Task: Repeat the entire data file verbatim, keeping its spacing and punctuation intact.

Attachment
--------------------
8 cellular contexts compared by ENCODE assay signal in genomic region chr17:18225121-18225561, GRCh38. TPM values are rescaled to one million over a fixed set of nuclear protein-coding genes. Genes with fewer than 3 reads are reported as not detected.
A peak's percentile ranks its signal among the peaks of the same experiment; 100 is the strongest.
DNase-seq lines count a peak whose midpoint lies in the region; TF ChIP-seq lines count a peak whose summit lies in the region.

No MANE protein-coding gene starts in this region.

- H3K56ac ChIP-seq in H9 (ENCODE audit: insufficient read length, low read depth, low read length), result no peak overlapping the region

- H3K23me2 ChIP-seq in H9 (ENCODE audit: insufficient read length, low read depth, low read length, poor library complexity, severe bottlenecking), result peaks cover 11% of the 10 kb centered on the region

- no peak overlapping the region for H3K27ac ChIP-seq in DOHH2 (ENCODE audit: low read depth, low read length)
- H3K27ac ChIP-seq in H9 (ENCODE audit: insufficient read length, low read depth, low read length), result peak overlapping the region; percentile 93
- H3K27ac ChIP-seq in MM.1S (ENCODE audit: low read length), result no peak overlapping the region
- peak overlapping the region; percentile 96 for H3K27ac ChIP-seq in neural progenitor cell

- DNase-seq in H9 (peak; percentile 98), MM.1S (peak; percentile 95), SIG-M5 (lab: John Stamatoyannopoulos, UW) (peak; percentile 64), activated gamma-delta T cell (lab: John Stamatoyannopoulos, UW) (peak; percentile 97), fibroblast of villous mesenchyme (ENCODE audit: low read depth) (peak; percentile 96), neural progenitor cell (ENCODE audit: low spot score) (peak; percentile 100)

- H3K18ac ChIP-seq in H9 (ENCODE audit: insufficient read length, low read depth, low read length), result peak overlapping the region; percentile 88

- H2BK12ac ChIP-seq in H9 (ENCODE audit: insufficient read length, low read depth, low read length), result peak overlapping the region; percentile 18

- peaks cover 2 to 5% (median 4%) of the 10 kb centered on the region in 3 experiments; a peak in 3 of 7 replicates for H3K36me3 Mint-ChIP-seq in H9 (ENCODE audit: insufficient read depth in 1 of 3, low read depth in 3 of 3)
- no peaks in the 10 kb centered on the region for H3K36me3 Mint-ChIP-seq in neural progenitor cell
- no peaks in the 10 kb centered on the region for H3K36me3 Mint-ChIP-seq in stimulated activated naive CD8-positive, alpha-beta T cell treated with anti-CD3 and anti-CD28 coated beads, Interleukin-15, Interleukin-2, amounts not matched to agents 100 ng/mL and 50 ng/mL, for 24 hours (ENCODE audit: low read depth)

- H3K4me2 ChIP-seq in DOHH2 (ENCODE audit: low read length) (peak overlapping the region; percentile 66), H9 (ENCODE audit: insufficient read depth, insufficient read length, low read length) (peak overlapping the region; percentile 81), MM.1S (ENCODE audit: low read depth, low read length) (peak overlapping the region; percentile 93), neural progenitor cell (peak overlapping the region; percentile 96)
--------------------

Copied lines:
8 cellular contexts compared by ENCODE assay signal in genomic region chr17:18225121-18225561, GRCh38. TPM values are rescaled to one million over a fixed set of nuclear protein-coding genes. Genes with fewer than 3 reads are reported as not detected.
A peak's percentile ranks its signal among the peaks of the same experiment; 100 is the strongest.
DNase-seq lines count a peak whose midpoint lies in the region; TF ChIP-seq lines count a peak whose summit lies in the region.

No MANE protein-coding gene starts in this region.

- H3K56ac ChIP-seq in H9 (ENCODE audit: insufficient read length, low read depth, low read length), result no peak overlapping the region

- H3K23me2 ChIP-seq in H9 (ENCODE audit: insufficient read length, low read depth, low read length, poor library complexity, severe bottlenecking), result peaks cover 11% of the 10 kb centered on the region

- no peak overlapping the region for H3K27ac ChIP-seq in DOHH2 (ENCODE audit: low read depth, low read length)
- H3K27ac ChIP-seq in H9 (ENCODE audit: insufficient read length, low read depth, low read length), result peak overlapping the region; percentile 93
- H3K27ac ChIP-seq in MM.1S (ENCODE audit: low read length), result no peak overlapping the region
- peak overlapping the region; percentile 96 for H3K27ac ChIP-seq in neural progenitor cell

- DNase-seq in H9 (peak; percentile 98), MM.1S (peak; percentile 95), SIG-M5 (lab: John Stamatoyannopoulos, UW) (peak; percentile 64), activated gamma-delta T cell (lab: John Stamatoyannopoulos, UW) (peak; percentile 97), fibroblast of villous mesenchyme (ENCODE audit: low read depth) (peak; percentile 96), neural progenitor cell (ENCODE audit: low spot score) (peak; percentile 100)

- H3K18ac ChIP-seq in H9 (ENCODE audit: insufficient read length, low read depth, low read length), result peak overlapping the region; percentile 88

- H2BK12ac ChIP-seq in H9 (ENCODE audit: insufficient read length, low read depth, low read length), result peak overlapping the region; percentile 18

- peaks cover 2 to 5% (median 4%) of the 10 kb centered on the region in 3 experiments; a peak in 3 of 7 replicates for H3K36me3 Mint-ChIP-seq in H9 (ENCODE audit: insufficient read depth in 1 of 3, low read depth in 3 of 3)
- no peaks in the 10 kb centered on the region for H3K36me3 Mint-ChIP-seq in neural progenitor cell
- no peaks in the 10 kb centered on the region for H3K36me3 Mint-ChIP-seq in stimulated activated naive CD8-positive, alpha-beta T cell treated with anti-CD3 and anti-CD28 coated beads, Interleukin-15, Interleukin-2, amounts not matched to agents 100 ng/mL and 50 ng/mL, for 24 hours (ENCODE audit: low read depth)

- H3K4me2 ChIP-seq in DOHH2 (ENCODE audit: low read length) (peak overlapping the region; percentile 66), H9 (ENCODE audit: insufficient read depth, insufficient read length, low read length) (peak overlapping the region; percentile 81), MM.1S (ENCODE audit: low read depth, low read length) (peak overlapping the region; percentile 93), neural progenitor cell (peak overlapping the region; percentile 96)